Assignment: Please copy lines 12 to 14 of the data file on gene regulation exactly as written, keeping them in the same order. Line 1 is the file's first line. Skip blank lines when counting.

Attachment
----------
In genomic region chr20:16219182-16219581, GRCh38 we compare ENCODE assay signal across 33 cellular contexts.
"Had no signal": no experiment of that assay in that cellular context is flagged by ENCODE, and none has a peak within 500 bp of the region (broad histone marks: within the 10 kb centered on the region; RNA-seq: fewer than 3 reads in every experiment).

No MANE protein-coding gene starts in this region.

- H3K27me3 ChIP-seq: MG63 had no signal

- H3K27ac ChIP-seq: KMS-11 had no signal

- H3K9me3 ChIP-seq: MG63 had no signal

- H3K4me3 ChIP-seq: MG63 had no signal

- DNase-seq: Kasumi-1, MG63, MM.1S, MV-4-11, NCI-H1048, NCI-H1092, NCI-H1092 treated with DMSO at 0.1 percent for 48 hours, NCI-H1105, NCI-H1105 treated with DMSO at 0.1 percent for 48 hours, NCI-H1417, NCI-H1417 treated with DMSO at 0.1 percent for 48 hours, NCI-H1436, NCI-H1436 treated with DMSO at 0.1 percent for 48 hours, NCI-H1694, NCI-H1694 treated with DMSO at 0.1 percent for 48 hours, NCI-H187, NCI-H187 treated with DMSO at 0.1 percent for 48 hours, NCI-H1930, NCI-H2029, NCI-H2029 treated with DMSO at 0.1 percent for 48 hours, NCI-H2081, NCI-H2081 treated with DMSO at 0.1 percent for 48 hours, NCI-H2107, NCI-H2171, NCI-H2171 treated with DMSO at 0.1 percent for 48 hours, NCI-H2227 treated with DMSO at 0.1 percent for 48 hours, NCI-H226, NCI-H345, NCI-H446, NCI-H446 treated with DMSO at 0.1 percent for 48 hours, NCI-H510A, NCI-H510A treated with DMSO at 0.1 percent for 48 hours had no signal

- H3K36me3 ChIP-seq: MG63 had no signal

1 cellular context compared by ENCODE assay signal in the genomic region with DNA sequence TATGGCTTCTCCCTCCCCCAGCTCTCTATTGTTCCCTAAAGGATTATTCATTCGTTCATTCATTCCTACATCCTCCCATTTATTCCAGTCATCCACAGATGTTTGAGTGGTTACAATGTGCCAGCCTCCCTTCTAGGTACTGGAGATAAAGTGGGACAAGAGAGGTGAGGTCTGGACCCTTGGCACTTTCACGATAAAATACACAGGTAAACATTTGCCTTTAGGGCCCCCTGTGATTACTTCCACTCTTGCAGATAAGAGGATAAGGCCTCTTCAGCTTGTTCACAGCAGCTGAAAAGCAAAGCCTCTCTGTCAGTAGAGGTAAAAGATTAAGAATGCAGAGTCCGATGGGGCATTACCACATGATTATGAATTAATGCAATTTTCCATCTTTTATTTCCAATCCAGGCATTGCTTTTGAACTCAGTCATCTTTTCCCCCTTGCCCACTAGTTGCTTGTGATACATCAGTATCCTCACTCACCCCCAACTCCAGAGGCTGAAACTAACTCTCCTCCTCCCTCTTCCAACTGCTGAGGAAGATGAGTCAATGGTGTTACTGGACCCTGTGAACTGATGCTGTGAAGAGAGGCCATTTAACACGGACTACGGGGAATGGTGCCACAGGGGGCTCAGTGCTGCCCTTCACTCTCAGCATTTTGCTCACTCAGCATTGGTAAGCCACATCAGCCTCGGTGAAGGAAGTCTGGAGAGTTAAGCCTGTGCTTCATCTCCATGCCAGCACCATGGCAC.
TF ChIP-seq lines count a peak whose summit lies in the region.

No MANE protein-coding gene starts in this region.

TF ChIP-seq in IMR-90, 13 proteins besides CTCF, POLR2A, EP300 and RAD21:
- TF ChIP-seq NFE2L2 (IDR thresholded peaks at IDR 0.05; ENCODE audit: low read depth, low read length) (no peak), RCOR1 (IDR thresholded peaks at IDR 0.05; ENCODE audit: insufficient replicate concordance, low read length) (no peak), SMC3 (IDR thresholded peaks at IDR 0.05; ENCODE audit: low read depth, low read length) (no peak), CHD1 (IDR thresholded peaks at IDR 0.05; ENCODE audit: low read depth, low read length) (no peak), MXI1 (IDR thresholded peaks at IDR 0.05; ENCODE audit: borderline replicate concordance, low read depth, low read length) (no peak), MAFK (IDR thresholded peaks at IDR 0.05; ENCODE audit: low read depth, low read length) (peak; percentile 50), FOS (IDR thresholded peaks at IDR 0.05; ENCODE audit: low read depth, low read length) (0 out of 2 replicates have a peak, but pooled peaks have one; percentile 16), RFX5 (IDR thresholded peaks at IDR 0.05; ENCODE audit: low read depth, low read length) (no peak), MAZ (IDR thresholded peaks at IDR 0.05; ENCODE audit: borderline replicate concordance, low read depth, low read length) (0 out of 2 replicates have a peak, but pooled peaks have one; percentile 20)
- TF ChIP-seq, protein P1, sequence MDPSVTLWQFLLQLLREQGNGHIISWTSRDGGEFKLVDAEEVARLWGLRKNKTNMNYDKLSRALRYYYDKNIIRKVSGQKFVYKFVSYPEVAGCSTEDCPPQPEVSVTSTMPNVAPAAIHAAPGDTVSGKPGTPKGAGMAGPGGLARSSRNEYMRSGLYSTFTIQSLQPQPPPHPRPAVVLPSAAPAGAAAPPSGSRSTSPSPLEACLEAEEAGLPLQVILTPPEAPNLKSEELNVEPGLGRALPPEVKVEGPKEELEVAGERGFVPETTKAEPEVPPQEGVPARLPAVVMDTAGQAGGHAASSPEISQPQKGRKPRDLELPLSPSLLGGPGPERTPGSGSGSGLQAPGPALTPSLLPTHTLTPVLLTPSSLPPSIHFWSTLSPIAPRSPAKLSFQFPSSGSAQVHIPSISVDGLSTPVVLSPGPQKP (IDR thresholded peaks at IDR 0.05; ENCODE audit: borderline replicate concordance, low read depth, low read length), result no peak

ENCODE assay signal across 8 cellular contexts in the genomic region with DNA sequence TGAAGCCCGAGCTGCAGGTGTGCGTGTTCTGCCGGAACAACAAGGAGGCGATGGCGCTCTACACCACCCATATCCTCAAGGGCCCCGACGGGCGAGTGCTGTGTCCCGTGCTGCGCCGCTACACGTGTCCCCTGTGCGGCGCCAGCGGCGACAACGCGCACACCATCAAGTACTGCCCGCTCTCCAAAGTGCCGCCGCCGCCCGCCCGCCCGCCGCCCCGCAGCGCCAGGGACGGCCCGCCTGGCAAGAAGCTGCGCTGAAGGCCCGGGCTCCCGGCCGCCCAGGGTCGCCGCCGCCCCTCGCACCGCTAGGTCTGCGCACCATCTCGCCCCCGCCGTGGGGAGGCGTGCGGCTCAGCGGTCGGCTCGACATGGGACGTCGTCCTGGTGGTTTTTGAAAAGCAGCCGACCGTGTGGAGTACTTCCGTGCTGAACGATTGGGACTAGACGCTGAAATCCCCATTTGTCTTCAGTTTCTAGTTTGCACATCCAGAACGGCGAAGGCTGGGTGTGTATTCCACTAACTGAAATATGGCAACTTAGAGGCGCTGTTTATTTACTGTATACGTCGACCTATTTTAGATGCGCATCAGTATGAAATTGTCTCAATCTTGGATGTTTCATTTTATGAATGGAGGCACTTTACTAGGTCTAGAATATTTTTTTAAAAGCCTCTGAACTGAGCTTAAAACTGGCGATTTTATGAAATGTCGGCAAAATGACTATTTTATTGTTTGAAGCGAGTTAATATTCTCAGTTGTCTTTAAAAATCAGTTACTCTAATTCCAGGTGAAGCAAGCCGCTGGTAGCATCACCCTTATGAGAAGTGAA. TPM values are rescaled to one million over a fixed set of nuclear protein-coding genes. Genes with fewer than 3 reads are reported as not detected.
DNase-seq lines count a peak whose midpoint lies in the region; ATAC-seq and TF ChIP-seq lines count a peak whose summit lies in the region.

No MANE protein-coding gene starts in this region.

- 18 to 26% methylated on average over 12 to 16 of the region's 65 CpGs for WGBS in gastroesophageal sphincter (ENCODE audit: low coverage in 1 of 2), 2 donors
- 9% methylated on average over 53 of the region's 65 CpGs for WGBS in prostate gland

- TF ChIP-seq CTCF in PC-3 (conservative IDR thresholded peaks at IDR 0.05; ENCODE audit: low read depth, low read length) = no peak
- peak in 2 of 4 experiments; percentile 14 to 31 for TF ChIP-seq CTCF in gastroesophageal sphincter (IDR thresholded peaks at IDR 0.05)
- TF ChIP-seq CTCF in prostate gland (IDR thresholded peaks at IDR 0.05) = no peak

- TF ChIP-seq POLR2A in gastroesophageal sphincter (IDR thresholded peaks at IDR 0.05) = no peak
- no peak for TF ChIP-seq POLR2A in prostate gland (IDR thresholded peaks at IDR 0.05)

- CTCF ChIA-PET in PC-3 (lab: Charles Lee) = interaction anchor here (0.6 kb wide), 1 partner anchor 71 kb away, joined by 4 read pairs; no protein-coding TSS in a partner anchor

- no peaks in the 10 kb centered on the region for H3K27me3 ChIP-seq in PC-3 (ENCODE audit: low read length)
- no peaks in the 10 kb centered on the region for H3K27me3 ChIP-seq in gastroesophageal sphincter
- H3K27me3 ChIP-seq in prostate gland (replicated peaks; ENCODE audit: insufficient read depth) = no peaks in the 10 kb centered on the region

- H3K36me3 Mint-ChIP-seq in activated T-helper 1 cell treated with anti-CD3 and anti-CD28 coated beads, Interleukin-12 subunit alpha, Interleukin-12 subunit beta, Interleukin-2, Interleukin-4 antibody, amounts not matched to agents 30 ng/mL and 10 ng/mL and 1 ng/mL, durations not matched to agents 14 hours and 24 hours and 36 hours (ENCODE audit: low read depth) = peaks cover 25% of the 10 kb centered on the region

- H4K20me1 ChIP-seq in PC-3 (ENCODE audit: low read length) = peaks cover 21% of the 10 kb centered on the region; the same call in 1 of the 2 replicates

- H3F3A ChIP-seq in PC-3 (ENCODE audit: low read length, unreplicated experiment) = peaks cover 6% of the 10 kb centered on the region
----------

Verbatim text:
No MANE protein-coding gene starts in this region.

TF ChIP-seq in IMR-90, 13 proteins besides CTCF, POLR2A, EP300 and RAD21:
- TF ChIP-seq NFE2L2 (IDR thresholded peaks at IDR 0.05; ENCODE audit: low read depth, low read length) (no peak), RCOR1 (IDR thresholded peaks at IDR 0.05; ENCODE audit: insufficient replicate concordance, low read length) (no peak), SMC3 (IDR thresholded peaks at IDR 0.05; ENCODE audit: low read depth, low read length) (no peak), CHD1 (IDR thresholded peaks at IDR 0.05; ENCODE audit: low read depth, low read length) (no peak), MXI1 (IDR thresholded peaks at IDR 0.05; ENCODE audit: borderline replicate concordance, low read depth, low read length) (no peak), MAFK (IDR thresholded peaks at IDR 0.05; ENCODE audit: low read depth, low read length) (peak; percentile 50), FOS (IDR thresholded peaks at IDR 0.05; ENCODE audit: low read depth, low read length) (0 out of 2 replicates have a peak, but pooled peaks have one; percentile 16), RFX5 (IDR thresholded peaks at IDR 0.05; ENCODE audit: low read depth, low read length) (no peak), MAZ (IDR thresholded peaks at IDR 0.05; ENCODE audit: borderline replicate concordance, low read depth, low read length) (0 out of 2 replicates have a peak, but pooled peaks have one; percentile 20)